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I have been trying to learn as much as possible about Android development with specific focus on performance since many apps in the Play store today are sluggish. I have found/been directed to many articles/videos.

One specific article about image caching is at: http://android-developers.blogspot.com/2010/07/multithreading-for-performance.html

The author has code available at: http://code.google.com/p/android-imagedownloader/source/browse/trunk/src/com/example/android/imagedownloader/ImageDownloader.java

Which Google seemed to take a version of into and put into their sample classes at: http://developer.android.com/resources/samples/XmlAdapters/src/com/example/android/xmladapters/ImageDownloader.html

In general it is solid, except for what I think is a flaw in the caching. It uses a soft / hard cache that puts / gets things into the hard cache because the Android system resets the soft cache quite often.

Looking at the code though, one starts to wonder if the hard cache would get accidentally reset every time the parent class is instantiated.

First the soft cache:

    // Soft cache for bitmaps kicked out of hard cache
    private final static ConcurrentHashMap<String, SoftReference<Bitmap>> sSoftBitmapCache =
        new ConcurrentHashMap<String, SoftReference<Bitmap>>(HARD_CACHE_CAPACITY / 2);

Now take a look at the hard cache:

    // Hard cache, with a fixed maximum capacity and a life duration
    private final HashMap<String, Bitmap> sHardBitmapCache =
        new LinkedHashMap<String, Bitmap>(HARD_CACHE_CAPACITY / 2, 0.75f, true) {
        protected boolean removeEldestEntry(LinkedHashMap.Entry<String, Bitmap> eldest) {
            if (size() > HARD_CACHE_CAPACITY) {
                // Entries push-out of hard reference cache are transferred to soft reference cache
                sSoftBitmapCache.put(eldest.getKey(), new SoftReference<Bitmap>(eldest.getValue()));
                return true;
            } else
                return false;

The hard cache is not static, while the soft cache is static. So the hard cache instance and therefore items get cleared with the life of the instance of the class.

The reason I think this is true is that I noticed my application with a ListView/ImageView, was downloading the image every time and never caching it. It was all done asynchronously, but still hitting the net every time. I verified this by putting a Log.d() statement inside my method that hits the web and seeing when/how often it was called.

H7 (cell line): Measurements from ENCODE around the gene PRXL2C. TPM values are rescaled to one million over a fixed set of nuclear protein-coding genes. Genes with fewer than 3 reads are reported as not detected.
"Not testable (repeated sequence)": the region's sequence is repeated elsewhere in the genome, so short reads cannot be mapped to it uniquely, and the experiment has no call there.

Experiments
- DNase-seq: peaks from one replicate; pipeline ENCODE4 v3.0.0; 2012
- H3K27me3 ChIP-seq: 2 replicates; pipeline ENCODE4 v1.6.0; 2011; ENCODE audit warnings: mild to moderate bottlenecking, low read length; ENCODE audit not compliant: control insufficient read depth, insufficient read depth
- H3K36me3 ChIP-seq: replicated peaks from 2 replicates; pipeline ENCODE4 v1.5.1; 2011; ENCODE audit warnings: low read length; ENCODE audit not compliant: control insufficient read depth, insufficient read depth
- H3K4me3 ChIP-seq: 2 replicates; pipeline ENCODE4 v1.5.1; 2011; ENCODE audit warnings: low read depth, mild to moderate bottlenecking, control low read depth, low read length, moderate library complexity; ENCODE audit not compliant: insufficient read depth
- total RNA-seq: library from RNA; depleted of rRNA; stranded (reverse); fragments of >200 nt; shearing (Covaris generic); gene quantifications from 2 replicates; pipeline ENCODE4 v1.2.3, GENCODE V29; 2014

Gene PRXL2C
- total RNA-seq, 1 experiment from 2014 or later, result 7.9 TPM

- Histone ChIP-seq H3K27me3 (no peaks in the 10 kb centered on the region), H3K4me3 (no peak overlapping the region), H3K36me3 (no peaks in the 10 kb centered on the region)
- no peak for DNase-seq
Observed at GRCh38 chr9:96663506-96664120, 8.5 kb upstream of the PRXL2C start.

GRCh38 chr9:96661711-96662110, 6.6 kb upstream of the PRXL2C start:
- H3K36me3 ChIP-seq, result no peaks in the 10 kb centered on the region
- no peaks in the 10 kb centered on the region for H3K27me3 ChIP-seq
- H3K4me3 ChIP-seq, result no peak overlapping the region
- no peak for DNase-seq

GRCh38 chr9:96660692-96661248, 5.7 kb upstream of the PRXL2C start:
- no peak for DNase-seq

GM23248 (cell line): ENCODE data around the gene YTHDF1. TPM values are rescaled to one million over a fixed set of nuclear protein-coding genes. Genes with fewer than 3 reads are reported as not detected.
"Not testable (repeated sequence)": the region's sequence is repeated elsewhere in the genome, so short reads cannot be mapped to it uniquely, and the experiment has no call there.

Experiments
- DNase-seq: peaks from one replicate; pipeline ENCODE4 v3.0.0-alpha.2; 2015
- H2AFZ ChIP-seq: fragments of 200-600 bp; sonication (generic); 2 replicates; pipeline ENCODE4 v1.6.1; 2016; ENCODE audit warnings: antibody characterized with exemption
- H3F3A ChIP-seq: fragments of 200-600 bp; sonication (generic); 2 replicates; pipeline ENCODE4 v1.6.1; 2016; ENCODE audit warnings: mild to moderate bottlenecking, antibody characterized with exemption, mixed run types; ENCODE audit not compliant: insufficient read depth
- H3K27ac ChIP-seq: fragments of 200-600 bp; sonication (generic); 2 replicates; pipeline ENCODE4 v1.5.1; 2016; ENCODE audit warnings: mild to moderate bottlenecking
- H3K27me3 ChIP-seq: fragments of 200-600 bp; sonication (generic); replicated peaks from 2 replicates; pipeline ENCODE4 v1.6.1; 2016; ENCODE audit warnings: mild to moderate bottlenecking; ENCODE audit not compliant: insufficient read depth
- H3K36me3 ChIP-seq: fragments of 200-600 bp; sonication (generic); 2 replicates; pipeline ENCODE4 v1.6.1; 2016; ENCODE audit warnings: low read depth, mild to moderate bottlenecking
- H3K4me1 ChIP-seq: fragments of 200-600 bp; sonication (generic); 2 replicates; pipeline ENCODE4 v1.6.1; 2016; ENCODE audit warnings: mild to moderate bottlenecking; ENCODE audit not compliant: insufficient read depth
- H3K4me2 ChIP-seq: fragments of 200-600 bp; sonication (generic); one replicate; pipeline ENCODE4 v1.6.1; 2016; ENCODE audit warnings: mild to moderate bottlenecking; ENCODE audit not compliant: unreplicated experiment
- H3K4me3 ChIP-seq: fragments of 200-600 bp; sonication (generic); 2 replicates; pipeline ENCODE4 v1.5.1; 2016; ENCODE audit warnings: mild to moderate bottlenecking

Adding the static keyword fixed the issue and my application is much more performant.

I am not sure why this is the case as there is only one instance of the ImageDownloader class in my adapter as shown in the example:

private final ImageDownloader imageDownloader = new ImageDownloader();


With all of that said, has anyone else experienced this??? Or am I a combination of crazy/wrong somehow. I am no Java/Android/JVM/Dalvik/WeakReference/SoftReference expert, but something seems a bit off. I don't know why sHardBitmapCache was not made static, but when I made the change my application stopped hitting the web so much (saving on data costs / battery drainage / performance improvements).

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closed as too localized by Wesley Murch, cryptic ツ, nhahtdh, KatieK, Alexander Mar 7 '13 at 23:13

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I only gave a brief look at the code, but it seems like you are correct - I suspect sHardBitmapCache was intended to be static, especially given it's naming. –  JesusFreke Apr 13 '12 at 5:06

1 Answer 1

up vote 2 down vote accepted

You are correct, this is a typo on my part.

I have fixed the code in the android source tree. Thanks for this feedback.

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No problem. I noticed the original code was forked/copied onto GitHub many times. If it isn't too much trouble, perhaps an update to the blog post would be wise so the community can recognize the change. –  Issa Fram Apr 19 '12 at 16:04

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